Written by Geoffrey Thorne
Drawn by Khary Randolph
Published by Marvel Comics


Alright, so here we are with the first issue of this new ongoing series. We’re introduced to Morris Sackett, pro-basketball player for the New York Stride, in the midst of a championship game where he makes the winning shot. We learn that this is now the 5th straight championship that the team has won since Morris joined it. He also wins the MVP award. This man is not shy at all, nor humble in the slightest. He’s the best there is at what he does, and is not afraid to brag about that, which doesn’t exactly sit well with his teammates. We meet his father, referred to by Morris only as “Pops” here, who is also his manager, and his girlfriend Tia, known as T-Fleek. She’s a White woman who appears to be some kind of pop star. She and Morris are a ultimate celebrity power-couple. But then at a big party later that night, Morris get exposed to a T-Cloud and finds himself in a coma while morphed into some kind cocoon. The story jumps 3 weeks later, with no change in Morris’ condition. He’s being monitored by doctors while Pops and Tia maintain a vigil. But then Morris comes to, bursting out of the cocoon but he’s covered in some kind of all-black energy or something, and is falling out of a window.

That’s when things really pick up as Morris becomes the energy being that we saw in the prelude and falls into the body of a young Black teenager, nicknamed Fife. And it just moves faster from there. Morris tries to orientate himself as Fife’s memories and thoughts begin to collide with his own. Then before he knows it he jumps into the body of an old Korean businessman. Then some Hispanic guys try to hassle him on the subway and this time, without touch, he jumps into the body of one them, named Beto, and then with his friend and girlfriend he finds himself participating in a robbery. And then…well, anymore would be a major spoiler.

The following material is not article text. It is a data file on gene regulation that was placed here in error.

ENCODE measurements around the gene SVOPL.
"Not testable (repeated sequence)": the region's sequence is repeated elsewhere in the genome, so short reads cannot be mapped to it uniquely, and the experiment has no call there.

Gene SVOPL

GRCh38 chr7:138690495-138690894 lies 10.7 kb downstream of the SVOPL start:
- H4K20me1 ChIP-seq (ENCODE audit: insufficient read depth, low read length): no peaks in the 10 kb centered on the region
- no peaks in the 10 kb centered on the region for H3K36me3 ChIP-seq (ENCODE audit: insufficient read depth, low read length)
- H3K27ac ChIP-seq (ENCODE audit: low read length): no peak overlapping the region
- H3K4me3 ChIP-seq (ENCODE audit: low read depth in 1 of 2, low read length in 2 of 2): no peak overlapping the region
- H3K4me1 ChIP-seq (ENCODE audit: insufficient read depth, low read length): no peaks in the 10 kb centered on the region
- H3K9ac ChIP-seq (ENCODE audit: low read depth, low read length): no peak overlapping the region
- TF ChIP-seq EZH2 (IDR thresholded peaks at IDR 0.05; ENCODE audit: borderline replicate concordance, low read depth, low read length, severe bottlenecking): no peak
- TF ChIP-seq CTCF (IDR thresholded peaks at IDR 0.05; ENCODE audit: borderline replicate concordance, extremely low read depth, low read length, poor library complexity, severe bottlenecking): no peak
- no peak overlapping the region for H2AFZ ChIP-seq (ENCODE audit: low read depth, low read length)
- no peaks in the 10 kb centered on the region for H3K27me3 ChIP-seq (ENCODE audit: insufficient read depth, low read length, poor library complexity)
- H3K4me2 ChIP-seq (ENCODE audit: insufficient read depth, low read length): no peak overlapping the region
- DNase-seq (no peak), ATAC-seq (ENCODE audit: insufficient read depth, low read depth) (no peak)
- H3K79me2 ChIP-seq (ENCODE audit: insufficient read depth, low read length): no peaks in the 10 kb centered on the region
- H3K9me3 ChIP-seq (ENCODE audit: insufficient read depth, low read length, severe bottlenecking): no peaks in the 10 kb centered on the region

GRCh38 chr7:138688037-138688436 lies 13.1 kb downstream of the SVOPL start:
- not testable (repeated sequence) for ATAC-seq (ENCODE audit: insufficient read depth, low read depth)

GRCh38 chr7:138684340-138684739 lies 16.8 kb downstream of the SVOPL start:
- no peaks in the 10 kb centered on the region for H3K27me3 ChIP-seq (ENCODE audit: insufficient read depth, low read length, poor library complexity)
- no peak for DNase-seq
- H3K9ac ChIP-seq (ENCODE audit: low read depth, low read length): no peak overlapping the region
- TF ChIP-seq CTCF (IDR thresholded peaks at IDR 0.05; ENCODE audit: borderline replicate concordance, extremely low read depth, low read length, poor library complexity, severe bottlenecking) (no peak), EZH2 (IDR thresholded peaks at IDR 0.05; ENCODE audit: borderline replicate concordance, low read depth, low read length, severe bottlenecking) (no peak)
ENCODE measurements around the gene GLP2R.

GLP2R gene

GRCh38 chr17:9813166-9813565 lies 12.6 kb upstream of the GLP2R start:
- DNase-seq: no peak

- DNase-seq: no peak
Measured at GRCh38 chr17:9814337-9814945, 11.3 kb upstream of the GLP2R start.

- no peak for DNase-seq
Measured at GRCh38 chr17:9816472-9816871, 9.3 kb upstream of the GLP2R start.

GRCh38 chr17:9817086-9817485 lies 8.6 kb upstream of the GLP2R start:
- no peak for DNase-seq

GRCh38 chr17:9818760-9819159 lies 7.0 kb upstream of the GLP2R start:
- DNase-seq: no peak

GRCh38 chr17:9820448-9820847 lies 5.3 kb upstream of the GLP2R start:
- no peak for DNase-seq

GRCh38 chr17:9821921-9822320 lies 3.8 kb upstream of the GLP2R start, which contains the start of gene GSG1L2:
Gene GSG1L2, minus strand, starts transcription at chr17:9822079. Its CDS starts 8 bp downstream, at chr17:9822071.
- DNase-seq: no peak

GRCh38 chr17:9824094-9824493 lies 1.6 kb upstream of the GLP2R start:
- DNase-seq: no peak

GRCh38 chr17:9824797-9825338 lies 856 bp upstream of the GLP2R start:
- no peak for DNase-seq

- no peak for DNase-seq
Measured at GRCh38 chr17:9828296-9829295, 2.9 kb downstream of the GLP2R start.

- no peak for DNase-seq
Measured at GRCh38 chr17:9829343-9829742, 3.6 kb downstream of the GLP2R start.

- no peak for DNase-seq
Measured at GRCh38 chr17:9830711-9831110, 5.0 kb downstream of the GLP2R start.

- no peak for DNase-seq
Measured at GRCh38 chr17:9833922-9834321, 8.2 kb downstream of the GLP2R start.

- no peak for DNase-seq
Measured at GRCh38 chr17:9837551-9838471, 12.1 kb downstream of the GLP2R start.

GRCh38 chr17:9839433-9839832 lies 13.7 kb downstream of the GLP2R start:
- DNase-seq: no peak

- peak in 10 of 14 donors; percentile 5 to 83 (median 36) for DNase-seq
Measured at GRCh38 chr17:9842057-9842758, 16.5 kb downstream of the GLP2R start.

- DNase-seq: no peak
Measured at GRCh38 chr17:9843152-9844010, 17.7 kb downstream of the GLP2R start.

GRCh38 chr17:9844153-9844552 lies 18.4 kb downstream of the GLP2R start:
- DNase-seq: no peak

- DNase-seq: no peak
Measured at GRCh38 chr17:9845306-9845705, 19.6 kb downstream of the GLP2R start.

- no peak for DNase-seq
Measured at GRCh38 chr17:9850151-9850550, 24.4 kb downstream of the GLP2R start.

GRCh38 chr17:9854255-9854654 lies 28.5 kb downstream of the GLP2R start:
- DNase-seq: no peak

At 29 pages, this story is a little longer than the average comic-book, but it moves at such a fast pace than by the time it’s over, you can’t help but want more. But the best thing about the fast pace is that it puts us in Morris’ mindset. This is all new for him too and he has no idea what’s happening to him, so you can feel all of his fear and confusion and he’s trying to figure out what the heck to do, when he just wants to get back to Pops and Tia. We get brief hints as to how his powers work, seeing that when he’s in someone’s body he knows what they know (for example, if they can speak another language, then so can he, or if they have special skills, now Morris has them) and he seems to retain some of that knowledge when jumping into the next person. He also can feel their emotions. He also has that person’s physical limitations when he’s in their body. But there’s still much more for us and Morris to learn.

Khary Randolph’s artwork has kinetic energy to it, which makes him the perfect illustrator for this story. This is very well-done first issue which I highly recommend. Grade: A




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